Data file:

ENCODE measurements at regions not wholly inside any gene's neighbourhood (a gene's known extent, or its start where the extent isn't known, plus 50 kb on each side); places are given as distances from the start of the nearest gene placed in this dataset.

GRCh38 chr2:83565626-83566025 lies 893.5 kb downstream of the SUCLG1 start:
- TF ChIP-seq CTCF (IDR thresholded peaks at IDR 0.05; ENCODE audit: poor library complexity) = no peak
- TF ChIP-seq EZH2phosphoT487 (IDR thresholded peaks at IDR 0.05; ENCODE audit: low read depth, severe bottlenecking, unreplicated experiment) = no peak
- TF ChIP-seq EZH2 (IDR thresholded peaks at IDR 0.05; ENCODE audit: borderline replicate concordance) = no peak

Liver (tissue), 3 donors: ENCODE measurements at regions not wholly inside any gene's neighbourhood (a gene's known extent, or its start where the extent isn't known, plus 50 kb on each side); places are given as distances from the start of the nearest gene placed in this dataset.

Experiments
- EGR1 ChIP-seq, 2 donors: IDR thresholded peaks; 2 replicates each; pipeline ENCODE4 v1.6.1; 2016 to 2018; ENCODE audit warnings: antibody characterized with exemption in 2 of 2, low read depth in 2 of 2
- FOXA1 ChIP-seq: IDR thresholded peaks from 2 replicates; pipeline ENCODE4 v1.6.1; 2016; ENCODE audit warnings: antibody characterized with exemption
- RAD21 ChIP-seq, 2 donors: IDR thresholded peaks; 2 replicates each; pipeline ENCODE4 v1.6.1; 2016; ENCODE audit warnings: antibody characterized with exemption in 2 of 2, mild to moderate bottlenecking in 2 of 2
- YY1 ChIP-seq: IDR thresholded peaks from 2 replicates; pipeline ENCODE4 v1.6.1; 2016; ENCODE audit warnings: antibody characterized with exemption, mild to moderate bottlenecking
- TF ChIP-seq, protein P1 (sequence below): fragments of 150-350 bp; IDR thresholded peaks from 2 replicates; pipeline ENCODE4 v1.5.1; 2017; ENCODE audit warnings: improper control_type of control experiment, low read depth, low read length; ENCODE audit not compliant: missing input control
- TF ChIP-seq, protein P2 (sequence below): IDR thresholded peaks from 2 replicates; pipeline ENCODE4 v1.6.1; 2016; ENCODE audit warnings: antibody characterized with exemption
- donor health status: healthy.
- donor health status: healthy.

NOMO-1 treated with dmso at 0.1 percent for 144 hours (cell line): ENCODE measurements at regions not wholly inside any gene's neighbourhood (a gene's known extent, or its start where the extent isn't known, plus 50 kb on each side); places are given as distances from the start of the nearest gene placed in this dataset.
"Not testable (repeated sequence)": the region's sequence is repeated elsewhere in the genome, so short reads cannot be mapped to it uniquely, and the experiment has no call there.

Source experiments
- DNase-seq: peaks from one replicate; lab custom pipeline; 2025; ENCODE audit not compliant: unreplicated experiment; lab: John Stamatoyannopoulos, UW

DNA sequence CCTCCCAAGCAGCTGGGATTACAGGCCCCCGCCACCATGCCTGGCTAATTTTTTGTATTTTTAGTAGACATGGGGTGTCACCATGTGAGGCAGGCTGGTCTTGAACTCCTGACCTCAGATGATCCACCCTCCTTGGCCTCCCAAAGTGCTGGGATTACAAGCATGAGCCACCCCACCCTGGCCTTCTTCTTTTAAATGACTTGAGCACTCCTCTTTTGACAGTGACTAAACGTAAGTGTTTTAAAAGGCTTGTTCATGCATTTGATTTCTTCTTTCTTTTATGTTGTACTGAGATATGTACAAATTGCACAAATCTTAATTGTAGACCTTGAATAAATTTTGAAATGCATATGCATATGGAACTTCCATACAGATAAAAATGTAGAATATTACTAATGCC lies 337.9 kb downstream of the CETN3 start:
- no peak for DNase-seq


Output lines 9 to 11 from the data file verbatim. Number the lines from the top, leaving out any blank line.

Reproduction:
- FOXA1 ChIP-seq: IDR thresholded peaks from 2 replicates; pipeline ENCODE4 v1.6.1; 2016; ENCODE audit warnings: antibody characterized with exemption
- RAD21 ChIP-seq, 2 donors: IDR thresholded peaks; 2 replicates each; pipeline ENCODE4 v1.6.1; 2016; ENCODE audit warnings: antibody characterized with exemption in 2 of 2, mild to moderate bottlenecking in 2 of 2
- YY1 ChIP-seq: IDR thresholded peaks from 2 replicates; pipeline ENCODE4 v1.6.1; 2016; ENCODE audit warnings: antibody characterized with exemption, mild to moderate bottlenecking